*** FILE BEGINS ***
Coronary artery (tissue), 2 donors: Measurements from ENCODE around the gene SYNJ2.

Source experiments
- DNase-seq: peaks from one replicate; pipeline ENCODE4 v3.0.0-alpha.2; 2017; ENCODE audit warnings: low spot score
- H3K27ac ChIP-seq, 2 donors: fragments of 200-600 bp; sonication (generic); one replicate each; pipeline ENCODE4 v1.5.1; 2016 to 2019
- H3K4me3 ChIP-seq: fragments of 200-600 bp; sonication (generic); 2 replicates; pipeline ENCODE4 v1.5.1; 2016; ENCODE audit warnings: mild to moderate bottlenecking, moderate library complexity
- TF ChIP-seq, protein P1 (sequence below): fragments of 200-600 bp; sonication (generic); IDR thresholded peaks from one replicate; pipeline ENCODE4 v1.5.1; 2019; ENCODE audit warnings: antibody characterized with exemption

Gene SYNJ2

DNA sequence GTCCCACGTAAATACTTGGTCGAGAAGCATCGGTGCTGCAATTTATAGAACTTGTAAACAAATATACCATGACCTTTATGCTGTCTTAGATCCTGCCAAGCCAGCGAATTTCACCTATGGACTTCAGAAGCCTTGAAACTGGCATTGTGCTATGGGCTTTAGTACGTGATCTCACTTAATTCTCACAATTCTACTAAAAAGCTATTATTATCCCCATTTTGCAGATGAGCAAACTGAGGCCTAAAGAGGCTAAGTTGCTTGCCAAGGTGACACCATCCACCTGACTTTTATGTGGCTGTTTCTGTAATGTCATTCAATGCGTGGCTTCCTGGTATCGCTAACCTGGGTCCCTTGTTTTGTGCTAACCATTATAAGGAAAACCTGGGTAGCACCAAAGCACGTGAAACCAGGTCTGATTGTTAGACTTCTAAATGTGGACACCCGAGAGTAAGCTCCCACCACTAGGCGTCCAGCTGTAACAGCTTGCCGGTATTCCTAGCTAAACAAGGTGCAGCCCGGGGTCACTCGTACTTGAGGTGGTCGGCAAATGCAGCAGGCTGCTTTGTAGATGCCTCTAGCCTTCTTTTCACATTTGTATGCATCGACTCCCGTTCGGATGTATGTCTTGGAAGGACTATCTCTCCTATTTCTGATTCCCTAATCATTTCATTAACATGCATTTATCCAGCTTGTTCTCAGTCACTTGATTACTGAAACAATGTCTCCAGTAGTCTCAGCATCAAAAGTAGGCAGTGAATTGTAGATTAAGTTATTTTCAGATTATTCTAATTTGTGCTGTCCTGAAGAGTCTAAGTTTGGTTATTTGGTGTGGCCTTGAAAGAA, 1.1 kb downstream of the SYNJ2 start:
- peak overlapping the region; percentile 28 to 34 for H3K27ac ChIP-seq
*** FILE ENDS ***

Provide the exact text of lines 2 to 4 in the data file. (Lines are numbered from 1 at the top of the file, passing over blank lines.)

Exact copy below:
Source experiments
- DNase-seq: peaks from one replicate; pipeline ENCODE4 v3.0.0-alpha.2; 2017; ENCODE audit warnings: low spot score
- H3K27ac ChIP-seq, 2 donors: fragments of 200-600 bp; sonication (generic); one replicate each; pipeline ENCODE4 v1.5.1; 2016 to 2019